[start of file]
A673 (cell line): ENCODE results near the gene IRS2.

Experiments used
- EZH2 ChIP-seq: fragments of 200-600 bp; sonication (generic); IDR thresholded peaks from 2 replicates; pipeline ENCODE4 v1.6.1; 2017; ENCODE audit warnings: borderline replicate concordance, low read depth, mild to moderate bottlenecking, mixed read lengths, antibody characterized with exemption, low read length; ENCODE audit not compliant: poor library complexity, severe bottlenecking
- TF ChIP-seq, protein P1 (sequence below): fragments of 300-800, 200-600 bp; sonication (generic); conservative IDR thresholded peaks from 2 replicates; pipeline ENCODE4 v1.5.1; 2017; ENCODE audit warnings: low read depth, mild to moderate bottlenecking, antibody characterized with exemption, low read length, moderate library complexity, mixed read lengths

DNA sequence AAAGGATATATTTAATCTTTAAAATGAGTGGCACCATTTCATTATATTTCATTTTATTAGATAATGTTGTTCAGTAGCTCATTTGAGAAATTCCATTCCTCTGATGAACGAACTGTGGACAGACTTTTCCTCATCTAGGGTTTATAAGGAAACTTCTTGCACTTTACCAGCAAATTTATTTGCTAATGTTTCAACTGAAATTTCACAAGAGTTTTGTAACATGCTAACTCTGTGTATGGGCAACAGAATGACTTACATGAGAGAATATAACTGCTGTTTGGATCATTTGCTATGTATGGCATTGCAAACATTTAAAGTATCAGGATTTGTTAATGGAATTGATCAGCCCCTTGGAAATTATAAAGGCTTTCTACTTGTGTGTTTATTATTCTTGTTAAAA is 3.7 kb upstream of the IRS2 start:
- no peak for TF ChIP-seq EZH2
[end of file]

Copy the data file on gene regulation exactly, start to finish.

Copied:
A673 (cell line): ENCODE results near the gene IRS2.

Experiments used
- EZH2 ChIP-seq: fragments of 200-600 bp; sonication (generic); IDR thresholded peaks from 2 replicates; pipeline ENCODE4 v1.6.1; 2017; ENCODE audit warnings: borderline replicate concordance, low read depth, mild to moderate bottlenecking, mixed read lengths, antibody characterized with exemption, low read length; ENCODE audit not compliant: poor library complexity, severe bottlenecking
- TF ChIP-seq, protein P1 (sequence below): fragments of 300-800, 200-600 bp; sonication (generic); conservative IDR thresholded peaks from 2 replicates; pipeline ENCODE4 v1.5.1; 2017; ENCODE audit warnings: low read depth, mild to moderate bottlenecking, antibody characterized with exemption, low read length, moderate library complexity, mixed read lengths

DNA sequence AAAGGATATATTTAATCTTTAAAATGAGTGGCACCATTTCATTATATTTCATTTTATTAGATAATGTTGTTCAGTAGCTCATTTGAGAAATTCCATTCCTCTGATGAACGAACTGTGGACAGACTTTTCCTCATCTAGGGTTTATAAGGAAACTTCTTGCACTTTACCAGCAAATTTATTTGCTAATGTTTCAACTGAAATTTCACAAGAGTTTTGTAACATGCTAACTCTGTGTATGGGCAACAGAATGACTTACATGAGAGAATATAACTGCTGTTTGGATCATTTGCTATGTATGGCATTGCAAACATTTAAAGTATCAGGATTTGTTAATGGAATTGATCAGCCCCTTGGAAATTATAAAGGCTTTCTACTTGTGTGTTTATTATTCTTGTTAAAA is 3.7 kb upstream of the IRS2 start:
- no peak for TF ChIP-seq EZH2